The flight school knows this. The flight school cannot guarantee that they'll employ you as a pilot or instructor until you've proven yourself. You may or may not be up to the task...don't buy into any school that guarantees you a job. They can't. The ugly unseen name in the room, silver state, tried to con people with that line, and it was as much a falsehood then as now.

 

Utah Valley University is a joke. They've inflated themselves into something they never were, and are not. They don't give credit beyond the private, and they've overpriced, with a poor program and a long history of selling falsehoods. I knew the people running that program long before they were a university, and I still remember when they promised new students a 4 year degree that they couldn't deliver, and parked a drug-siezed airplane at the Provo airport...and told prospective students that it was their multi-engine trainer. It wasn't even airworthy. Their degrees aren't worth half of that.

 

A degree in aviation is still a degree, but it carries no mileage and it won't get you anywhere. You can go a long way in aviation without a degree, too...don't let anyone tell you it's a must-have. It isn't.

 

It's a good idea to have, but for fall-back reasons, not because it will heartily advance your career as a pilot. It helps pad the resume, and if you choose your major wisely it may provide a useful fall-back...but it's no panacea and it's no guarantee, and what it does mostly is leave you deeply in debt.

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Is college for everyone... No... But if you study something other than easy everyday classes taken by the masses and really focus on your future, it will pay dividends...

 

Someone I know graduated last year with a bachelor degree in an aviation field and today at 23 is earning $109,000 annually after one year on the job (not uncommon in this field)... Plus just started his flight training, paying cash along the way... Another girl I know graduated last year, is flying in helicopters daily in Yuma supporting a military contract earning in excess of $80,000 annually and has no ratings yet, however is now enrolled in flight lessons since her job will cover the training expense if she'll commit to a four year contract with the company...

 

Keep living with your parents and go for the degree and if your hearts set on an aviation degree you might want to consider a degree in "Human Factors in Aviation", since it opens far more doors than most other aviation degrees other than engineering, plus depending on your field of expertise, you'll still have the opportunity to fly as part of your daily job...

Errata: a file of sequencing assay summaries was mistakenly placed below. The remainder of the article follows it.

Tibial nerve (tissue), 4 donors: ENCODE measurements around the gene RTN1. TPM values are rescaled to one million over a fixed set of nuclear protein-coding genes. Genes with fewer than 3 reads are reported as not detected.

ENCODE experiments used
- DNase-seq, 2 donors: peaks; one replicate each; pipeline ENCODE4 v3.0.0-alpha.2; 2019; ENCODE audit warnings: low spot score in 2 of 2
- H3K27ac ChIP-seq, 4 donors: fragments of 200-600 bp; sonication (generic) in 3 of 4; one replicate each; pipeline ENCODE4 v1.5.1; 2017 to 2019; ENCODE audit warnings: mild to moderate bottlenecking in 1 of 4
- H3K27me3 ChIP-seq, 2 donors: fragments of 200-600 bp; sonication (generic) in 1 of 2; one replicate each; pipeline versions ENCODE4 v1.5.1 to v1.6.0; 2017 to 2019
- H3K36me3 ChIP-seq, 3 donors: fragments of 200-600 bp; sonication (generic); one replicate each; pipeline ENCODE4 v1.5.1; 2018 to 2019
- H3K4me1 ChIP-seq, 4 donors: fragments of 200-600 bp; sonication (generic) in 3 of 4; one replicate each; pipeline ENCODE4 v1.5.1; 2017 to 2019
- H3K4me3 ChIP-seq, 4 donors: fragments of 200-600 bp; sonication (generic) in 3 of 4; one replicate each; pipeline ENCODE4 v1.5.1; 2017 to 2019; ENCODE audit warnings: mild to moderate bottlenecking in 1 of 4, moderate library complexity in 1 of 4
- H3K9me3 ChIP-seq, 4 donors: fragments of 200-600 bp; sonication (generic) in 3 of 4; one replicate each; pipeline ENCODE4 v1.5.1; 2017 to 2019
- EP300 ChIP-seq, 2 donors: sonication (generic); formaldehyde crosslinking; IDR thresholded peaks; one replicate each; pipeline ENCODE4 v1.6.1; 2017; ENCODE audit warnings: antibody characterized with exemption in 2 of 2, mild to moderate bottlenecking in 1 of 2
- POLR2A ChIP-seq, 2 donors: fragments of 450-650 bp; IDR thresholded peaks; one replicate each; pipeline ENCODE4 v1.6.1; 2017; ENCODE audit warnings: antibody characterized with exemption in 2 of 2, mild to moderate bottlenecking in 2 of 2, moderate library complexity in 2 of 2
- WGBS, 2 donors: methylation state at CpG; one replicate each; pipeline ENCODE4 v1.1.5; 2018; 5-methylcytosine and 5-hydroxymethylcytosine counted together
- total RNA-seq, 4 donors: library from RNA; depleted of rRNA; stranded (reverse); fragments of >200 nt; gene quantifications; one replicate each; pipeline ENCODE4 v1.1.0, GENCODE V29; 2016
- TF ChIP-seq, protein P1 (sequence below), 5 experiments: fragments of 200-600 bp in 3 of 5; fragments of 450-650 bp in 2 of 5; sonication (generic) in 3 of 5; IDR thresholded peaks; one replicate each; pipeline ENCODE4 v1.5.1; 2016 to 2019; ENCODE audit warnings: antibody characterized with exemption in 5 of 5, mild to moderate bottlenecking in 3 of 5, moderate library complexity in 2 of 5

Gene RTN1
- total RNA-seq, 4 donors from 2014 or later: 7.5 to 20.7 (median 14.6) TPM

Human factors involves gathering information about human abilities, limitations, and other characteristics and applying it to tools, machines, systems, tasks, jobs, and environments to produce safe, comfortable, and effective human use. In aviation, human factors is dedicated to better understanding how humans can most safely and efficiently be integrated with the technology. That understanding is then translated into design, training, policies, or procedures to help humans perform better.

 

Because improving human performance can help the industry reduce the commercial aviation accident rate, much of the focus is on designing human-aircraft interfaces and developing procedures for both flight crews and maintenance technicians. Manufacturers also continue to examine human performance throughout the aircraft to improve usability, maintainability, reliability, and comfort. In addition, human factors specialists participate in analyzing operational safety and developing methods and tools to help operators better manage human error. These responsibilities require the specialists to work closely with engineers, safety experts, test and training pilots, mechanics, and cabin crews to properly integrate human factors into the design of all aircraft. Their areas of responsibility include addressing human factors in,

 

Flight deck design.

Design for maintainability and in-service support.

Error management.

Passenger cabin design.

 

Regardless of what anyone on a forum says, secure a degree that best suits your interest and career goals... If that degree just so happens to be Aviation Business Administration, then that's what you study, because the only major difference between the Aviation degree and Business Admin degree is the additional knowledge you'll learn concerning airport operations and aviation law.